You know that uncomfortable feeling you get when your throat and stomach somehow mesh together? That awkward moment when your eyes start to water and you sit there squinting, not wanting to cry?
With 50/50, starring Joseph Gordon-Levitt and Seth Rogen, you can expect this wonderful experience amid bouts of uproarious laughter and tender, honest moments.
The film tells the relatable story of Adam (Joseph Gordon-Levitt), a cautious 27-year-old with a meaningless job at the local radio station and a mediocre girlfriend by his side. When diagnosed with an uncommon form of spinal cancer, Adam’s life is turned upside down as he, his friends and family try to cope with the elephant in the room — his 50-50 chance of survival.
Kyle (Seth Rogen) tries to help his best friend cope with the pain by convincing him to exploit his cancer to get girls. And along for the ride are Adam’s unlikeable artist girlfriend (Bryce Dallas Howard), his overprotective mother (Anjelica Huston), Alzheimer’s-inflicted father (Serge Houde) and an inexperienced, nervous therapist (Anna Kendrick); it’s hard to say if one actor shines above the rest in this witty dramedy.
Unfortunately, while Gordon-Levitt gives a great performance, he seems to be reprising his role in (500) Days of Summer. That’s not exactly his fault, however, with the similar Gordon-Levitt-singing-and-strolling sequence, the side-by-side action shots a la Summer’s party scene and the costuming. Specifically, in (500) Days of Summer, Tom euphorically dances about Los Angeles once he gets hooked on Summer; in 50/50, Adam happily grooves through hospital wings hooked on medication.
Yes, Gordon-Levitt works well as a stereotypical good-looking nice guy, but director Jonathan Levine could have refrained from the vast assortment of (500) Days of Summer references. It’s simply a little too much.
That said, Levine still works wonders with the film. After all, the entire premise of the picture was on thin ice to begin with. A comedy on cancer? That’s touchy stuff to play around with.
Thankfully, it works. For every emotional sock to the gut, there’s an equally impressionable comedic retort, helpfully relieving battered hearts. Huston shines in her role as she successfully manipulates the emotional ups and downs of an overbearing, but loving, mother.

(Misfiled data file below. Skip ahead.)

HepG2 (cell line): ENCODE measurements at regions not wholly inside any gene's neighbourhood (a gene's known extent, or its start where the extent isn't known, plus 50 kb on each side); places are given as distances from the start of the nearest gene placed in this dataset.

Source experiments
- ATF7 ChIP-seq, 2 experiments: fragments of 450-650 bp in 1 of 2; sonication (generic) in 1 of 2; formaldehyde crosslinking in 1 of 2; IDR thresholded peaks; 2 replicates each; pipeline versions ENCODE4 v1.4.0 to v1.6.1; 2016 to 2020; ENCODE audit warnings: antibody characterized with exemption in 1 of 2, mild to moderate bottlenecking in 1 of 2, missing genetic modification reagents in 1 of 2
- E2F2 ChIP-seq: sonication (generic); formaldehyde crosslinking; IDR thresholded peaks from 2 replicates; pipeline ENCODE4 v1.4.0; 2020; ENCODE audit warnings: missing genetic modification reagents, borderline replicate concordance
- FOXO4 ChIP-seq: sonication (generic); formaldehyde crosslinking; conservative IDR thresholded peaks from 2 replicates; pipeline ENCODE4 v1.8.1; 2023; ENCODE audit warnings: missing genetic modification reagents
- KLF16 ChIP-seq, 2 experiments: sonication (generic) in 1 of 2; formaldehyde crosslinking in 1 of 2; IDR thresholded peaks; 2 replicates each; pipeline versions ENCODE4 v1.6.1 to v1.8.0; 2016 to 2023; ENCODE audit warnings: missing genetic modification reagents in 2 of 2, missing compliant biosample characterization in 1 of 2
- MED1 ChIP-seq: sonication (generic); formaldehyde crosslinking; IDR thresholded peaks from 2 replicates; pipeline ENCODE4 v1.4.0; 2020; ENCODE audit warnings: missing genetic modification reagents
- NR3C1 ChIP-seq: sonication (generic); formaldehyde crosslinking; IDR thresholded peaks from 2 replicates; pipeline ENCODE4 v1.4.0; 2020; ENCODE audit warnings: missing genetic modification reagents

Unexpected gems Philip Baker Hall and Matt Frewer give exceptionally hilarious and touching performances as Adam’s partners-in-chemo. The film might have translated as young and inane because of its young cast, but the two older men, along with Huston and Houde, add credibility and believability to the movie. 50/50 isn’t a movie exclusively for a young audience, despite young leads Gordon-Levitt, Rogen and Kendrick. There’s a little something in this movie for everyone.
50/50 is emotionally intense and captivating. Remember that uncomfortable throat-imploding-into-stomach feeling mentioned earlier? Every character magically provides one of those moments, even the obnoxiously amusing Rogen.
Will Reiser — writer, spinal-cancer survivor and friend of Rogen — took it upon himself to weave a story of his own cancer experience that explores the emotions on all sides of the equation: victim, friend, mother and lover. The story is based on the emotional experience Reiser underwent upon discovering he had not only cancer but a weak chance of survival. In fact, that’s where the film’s heart stems from — Reiser’s honest and real life insight. 50/50 has all the bases covered.
Reiser’s smart-aleck script, Joseph Gordon-Levitt’s charisma and the solid performances of the entire cast ground a film that had the potential to come off as offensive and absurd. The picture is truly an ensemble piece, where the characters, plot lines and dialogue mesh together to form a well-rounded, entertaining work of art.
There’s a 100 percent chance you’ll leave the theater pining to spend time with your loved ones.
50/50 whether your shirt will be drenched in tears.